Just Published- Pathways for Peace: Inclusive Approaches to Preventing Violent Conflict
The resurgence of violent conflict in recent years has caused immense human suffering, at enormous social and economic cost. Violent conflicts today have become complex and protracted, involving more non-state groups and regional and international actors, often linked to global challenges from climate change to transnational organized crime. It is increasingly recognized as an obstacle to achieving the Sustainable Development Goals by 2030.
This has given impetus for policy makers at all levels – from local to global – to focus on preventing violent conflict more effectively. Grounded in a shared commitment to this agenda, Pathways for Peace: Inclusive Approaches to Preventing Violent Conflict is a joint United Nations and World Bank study that looks at how development processes can better interact with diplomacy and mediation, security and other tools to prevent conflict from becoming violent.
To understand ‘what works,’ it reviews the experience of different countries and institutions to highlight elements that have contributed to peace. Central to these efforts is the need to address grievances around exclusion from access to power, opportunity and security. States hold the primary responsibility for prevention, but to be effective, civil society, the private sector, regional and international organizations must be involved. Enhancing the meaningful participation of women and youth in decision making, as well as long-term policies to address the aspirations of women and young people are fundamental to sustaining peace.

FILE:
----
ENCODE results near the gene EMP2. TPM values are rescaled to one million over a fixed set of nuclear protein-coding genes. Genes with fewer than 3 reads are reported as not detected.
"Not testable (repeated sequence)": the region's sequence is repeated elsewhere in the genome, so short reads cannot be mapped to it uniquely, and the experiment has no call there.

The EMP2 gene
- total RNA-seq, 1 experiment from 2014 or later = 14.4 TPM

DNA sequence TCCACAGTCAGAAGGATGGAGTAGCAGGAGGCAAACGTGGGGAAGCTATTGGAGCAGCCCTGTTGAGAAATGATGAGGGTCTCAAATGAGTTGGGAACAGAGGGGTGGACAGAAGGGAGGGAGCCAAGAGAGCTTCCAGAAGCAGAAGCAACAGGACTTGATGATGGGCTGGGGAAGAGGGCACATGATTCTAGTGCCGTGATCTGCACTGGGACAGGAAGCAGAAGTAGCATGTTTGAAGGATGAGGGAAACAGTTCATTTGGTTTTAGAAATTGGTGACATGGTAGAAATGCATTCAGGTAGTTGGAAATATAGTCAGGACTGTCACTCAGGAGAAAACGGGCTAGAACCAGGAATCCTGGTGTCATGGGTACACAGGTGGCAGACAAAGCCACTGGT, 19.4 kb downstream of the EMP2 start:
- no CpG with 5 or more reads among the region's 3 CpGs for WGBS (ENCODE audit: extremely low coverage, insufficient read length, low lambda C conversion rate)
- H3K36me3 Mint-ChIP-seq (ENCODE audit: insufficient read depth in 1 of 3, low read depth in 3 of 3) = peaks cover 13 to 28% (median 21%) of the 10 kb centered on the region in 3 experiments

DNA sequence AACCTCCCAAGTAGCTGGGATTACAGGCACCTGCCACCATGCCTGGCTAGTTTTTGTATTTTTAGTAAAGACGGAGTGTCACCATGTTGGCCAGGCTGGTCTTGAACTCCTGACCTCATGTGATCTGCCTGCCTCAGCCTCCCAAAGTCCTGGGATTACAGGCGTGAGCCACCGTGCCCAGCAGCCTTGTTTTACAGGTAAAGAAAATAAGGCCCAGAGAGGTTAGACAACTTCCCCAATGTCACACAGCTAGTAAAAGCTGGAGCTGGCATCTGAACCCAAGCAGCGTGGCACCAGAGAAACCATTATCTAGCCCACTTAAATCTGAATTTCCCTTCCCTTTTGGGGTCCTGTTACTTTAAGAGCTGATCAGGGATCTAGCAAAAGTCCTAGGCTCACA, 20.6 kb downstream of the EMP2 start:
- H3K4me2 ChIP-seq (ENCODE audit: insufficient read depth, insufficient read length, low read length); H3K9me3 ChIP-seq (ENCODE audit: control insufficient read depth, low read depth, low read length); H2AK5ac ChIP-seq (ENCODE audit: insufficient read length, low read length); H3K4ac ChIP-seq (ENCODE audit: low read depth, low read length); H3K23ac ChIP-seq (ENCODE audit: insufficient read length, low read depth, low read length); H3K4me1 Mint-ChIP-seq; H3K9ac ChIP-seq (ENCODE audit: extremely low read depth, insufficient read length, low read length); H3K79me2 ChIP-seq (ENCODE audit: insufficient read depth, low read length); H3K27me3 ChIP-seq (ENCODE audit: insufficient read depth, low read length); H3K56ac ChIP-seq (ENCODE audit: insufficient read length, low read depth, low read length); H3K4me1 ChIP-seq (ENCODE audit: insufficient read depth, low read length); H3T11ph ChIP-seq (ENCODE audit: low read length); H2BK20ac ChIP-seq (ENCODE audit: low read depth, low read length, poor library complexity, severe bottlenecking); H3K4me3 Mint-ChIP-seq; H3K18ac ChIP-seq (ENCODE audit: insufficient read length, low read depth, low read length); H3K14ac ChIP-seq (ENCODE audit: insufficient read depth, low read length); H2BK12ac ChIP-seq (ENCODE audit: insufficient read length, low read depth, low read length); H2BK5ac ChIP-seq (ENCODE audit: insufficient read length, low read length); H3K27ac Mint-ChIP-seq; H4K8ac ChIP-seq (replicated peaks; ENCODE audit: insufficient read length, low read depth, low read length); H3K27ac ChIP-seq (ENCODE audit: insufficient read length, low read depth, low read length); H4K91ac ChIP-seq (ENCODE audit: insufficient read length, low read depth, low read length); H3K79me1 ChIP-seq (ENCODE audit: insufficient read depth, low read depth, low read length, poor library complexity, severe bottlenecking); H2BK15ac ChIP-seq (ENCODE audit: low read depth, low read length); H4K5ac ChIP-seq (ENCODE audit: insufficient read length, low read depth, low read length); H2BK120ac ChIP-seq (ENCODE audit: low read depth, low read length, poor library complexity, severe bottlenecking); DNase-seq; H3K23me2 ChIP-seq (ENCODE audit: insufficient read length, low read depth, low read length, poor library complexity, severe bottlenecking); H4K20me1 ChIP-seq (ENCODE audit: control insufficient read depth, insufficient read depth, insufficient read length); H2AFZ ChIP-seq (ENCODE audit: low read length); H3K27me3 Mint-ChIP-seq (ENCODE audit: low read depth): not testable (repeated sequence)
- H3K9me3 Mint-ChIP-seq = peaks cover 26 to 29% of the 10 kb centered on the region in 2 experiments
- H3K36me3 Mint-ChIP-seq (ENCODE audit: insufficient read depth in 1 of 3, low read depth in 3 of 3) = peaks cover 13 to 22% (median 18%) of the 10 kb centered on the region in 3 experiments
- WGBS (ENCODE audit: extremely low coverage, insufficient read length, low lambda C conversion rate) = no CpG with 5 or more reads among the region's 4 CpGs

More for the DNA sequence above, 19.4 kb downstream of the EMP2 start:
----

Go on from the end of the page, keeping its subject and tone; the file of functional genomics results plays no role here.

From page 149 - The Arena of Land and Natural Resources. Land-Related Disputes in Today’s Conflicts
Land is deeply evocative. It is essential to personal and communal economic well-being, livelihoods, and identity. A major resource for most economies, land is part of the social fabric. Social control of land is central to most systems of governance. Even in cases where land has not played a direct role in violent conflict, the breakdown of institutions and societal structures during conflict can revive latent frustrations or a sense of unfairness around land and resources (Marc, Verjee, and Mogaka 2015).
In the wake of conflict, land-related disputes can center on a clash of rights between returnees and current occupiers of the land
(Maze 2014). Scholars have argued that conflicts fought over land tend to be more prolonged, more stubborn to negotiation,
and thus more likely to recur than conflicts related to other arenas (Maze 2014).
read about the Darfur case ( page 150) The Darfur conflict originated in the impact of drought on African settled farmers and Arab nomadic herders and in the breakdown of agreements over the right of passage for pastoralists. Previously amicable relationships among groups unraveled as drought and famine created new migration patterns, including the migration of camel-owning Zaghawa
pastoralists of North Darfur southward beyond their traditional grazing ranges. As they moved south, they displaced others, including Masalit cattle herders and farmers.